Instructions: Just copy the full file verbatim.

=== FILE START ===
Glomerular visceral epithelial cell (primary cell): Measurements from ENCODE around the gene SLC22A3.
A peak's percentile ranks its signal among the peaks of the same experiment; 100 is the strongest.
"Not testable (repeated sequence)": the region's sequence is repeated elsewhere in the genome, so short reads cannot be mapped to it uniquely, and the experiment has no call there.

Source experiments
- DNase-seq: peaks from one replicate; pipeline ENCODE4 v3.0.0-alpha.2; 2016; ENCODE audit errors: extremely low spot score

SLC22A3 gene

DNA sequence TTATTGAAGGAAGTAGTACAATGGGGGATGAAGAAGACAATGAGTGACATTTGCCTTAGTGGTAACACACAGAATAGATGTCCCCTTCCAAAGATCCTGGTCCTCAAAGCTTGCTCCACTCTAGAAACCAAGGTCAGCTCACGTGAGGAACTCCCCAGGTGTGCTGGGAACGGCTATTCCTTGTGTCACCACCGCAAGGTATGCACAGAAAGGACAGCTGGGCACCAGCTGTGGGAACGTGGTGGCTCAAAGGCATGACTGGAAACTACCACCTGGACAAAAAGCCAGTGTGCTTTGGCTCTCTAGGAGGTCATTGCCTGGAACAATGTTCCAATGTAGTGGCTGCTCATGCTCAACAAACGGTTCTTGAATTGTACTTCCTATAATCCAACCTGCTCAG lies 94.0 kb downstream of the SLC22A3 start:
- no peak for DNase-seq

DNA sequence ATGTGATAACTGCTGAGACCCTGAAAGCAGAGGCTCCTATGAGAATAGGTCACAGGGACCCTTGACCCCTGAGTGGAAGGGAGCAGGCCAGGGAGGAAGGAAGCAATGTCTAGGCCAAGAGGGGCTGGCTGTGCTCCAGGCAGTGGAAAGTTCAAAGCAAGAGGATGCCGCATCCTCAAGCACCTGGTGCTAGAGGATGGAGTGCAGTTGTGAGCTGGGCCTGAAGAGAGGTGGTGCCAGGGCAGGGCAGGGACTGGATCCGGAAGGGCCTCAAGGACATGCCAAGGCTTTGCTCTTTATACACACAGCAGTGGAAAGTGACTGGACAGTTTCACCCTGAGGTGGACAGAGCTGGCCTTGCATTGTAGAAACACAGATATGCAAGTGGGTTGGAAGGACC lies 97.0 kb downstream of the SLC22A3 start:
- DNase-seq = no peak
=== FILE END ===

Glomerular visceral epithelial cell (primary cell): Measurements from ENCODE around the gene SLC22A3.
A peak's percentile ranks its signal among the peaks of the same experiment; 100 is the strongest.
"Not testable (repeated sequence)": the region's sequence is repeated elsewhere in the genome, so short reads cannot be mapped to it uniquely, and the experiment has no call there.

Source experiments
- DNase-seq: peaks from one replicate; pipeline ENCODE4 v3.0.0-alpha.2; 2016; ENCODE audit errors: extremely low spot score

SLC22A3 gene

DNA sequence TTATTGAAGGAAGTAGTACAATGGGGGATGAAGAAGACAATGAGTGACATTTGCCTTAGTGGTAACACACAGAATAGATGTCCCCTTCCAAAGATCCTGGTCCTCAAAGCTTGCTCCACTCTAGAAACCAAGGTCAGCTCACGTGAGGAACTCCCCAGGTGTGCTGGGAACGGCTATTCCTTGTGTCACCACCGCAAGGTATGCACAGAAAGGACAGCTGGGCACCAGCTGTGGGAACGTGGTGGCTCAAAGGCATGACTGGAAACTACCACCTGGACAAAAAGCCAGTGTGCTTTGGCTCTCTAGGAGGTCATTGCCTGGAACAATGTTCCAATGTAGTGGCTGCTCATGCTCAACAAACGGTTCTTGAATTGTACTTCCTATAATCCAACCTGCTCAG lies 94.0 kb downstream of the SLC22A3 start:
- no peak for DNase-seq

DNA sequence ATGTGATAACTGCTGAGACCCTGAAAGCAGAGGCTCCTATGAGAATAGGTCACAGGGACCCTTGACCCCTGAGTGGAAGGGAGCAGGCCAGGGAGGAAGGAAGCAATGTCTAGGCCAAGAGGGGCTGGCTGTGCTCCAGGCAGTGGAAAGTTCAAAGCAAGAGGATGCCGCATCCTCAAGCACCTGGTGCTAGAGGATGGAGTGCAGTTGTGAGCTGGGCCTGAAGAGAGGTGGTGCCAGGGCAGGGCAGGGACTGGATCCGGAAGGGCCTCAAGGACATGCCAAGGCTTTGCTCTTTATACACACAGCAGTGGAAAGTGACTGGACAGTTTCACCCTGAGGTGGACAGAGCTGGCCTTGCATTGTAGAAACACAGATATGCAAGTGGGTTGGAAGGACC lies 97.0 kb downstream of the SLC22A3 start:
- DNase-seq = no peak